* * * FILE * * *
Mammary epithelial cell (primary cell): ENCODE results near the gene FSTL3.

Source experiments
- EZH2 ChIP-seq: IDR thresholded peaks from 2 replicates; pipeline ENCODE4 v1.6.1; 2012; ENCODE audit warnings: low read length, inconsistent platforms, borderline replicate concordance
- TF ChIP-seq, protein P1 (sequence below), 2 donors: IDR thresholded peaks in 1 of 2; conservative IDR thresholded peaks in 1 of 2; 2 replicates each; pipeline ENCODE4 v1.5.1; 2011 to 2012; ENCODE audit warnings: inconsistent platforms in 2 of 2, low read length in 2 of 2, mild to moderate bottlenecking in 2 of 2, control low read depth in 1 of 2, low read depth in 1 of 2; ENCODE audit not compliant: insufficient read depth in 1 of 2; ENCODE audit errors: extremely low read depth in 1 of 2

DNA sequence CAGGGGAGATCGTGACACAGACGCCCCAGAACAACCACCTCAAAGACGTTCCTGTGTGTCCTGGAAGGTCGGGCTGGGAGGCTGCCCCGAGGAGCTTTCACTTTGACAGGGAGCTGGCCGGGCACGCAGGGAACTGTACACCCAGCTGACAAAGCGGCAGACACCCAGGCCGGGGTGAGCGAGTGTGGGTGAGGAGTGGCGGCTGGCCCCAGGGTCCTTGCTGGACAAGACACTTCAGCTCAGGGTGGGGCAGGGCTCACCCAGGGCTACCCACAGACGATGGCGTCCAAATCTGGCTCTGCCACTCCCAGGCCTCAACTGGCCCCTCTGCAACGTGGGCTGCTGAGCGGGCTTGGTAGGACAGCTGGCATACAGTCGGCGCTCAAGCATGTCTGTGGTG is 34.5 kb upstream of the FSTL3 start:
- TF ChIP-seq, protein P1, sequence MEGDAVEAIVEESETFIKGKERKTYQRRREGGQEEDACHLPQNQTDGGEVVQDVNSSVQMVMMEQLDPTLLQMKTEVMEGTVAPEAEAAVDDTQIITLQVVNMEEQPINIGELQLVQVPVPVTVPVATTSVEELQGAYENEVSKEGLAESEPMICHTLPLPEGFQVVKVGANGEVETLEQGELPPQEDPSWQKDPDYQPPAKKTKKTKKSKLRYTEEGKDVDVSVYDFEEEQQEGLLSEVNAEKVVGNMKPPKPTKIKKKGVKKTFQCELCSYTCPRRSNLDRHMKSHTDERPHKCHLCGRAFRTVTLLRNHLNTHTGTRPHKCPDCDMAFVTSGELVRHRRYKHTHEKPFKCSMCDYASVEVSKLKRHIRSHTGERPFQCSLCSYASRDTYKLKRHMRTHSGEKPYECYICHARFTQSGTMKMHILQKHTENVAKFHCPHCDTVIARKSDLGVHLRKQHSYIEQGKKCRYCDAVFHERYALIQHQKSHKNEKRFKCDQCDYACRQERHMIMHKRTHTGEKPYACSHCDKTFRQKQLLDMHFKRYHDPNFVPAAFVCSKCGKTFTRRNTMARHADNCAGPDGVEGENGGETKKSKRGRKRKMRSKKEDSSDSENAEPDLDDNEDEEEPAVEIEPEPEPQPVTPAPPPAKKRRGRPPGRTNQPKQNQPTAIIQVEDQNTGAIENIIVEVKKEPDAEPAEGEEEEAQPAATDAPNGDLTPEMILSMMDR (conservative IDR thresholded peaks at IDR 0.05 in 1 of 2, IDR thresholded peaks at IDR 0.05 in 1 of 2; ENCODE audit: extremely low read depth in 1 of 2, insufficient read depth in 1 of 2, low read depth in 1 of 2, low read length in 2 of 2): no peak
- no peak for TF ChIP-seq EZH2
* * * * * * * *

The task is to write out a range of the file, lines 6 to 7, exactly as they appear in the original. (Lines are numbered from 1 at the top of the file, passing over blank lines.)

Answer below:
- TF ChIP-seq, protein P1, sequence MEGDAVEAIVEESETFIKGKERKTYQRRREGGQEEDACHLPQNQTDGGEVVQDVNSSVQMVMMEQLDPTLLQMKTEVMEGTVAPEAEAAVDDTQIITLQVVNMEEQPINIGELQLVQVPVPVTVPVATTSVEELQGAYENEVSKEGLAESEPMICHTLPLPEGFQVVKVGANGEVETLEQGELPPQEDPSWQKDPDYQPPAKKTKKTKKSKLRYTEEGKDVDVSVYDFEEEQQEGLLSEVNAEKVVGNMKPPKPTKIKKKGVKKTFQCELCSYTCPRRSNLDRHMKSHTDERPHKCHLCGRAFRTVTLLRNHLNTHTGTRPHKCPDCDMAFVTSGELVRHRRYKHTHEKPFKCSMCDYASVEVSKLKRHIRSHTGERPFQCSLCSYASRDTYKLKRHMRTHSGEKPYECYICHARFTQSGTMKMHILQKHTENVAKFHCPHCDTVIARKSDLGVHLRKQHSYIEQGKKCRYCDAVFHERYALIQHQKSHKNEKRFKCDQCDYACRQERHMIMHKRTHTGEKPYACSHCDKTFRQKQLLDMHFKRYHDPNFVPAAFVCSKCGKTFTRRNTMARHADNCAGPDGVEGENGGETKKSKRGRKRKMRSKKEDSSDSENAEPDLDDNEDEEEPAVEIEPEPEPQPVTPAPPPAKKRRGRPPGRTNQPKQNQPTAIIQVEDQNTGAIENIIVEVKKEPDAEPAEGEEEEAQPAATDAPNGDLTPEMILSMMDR (conservative IDR thresholded peaks at IDR 0.05 in 1 of 2, IDR thresholded peaks at IDR 0.05 in 1 of 2; ENCODE audit: extremely low read depth in 1 of 2, insufficient read depth in 1 of 2, low read depth in 1 of 2, low read length in 2 of 2): no peak
- no peak for TF ChIP-seq EZH2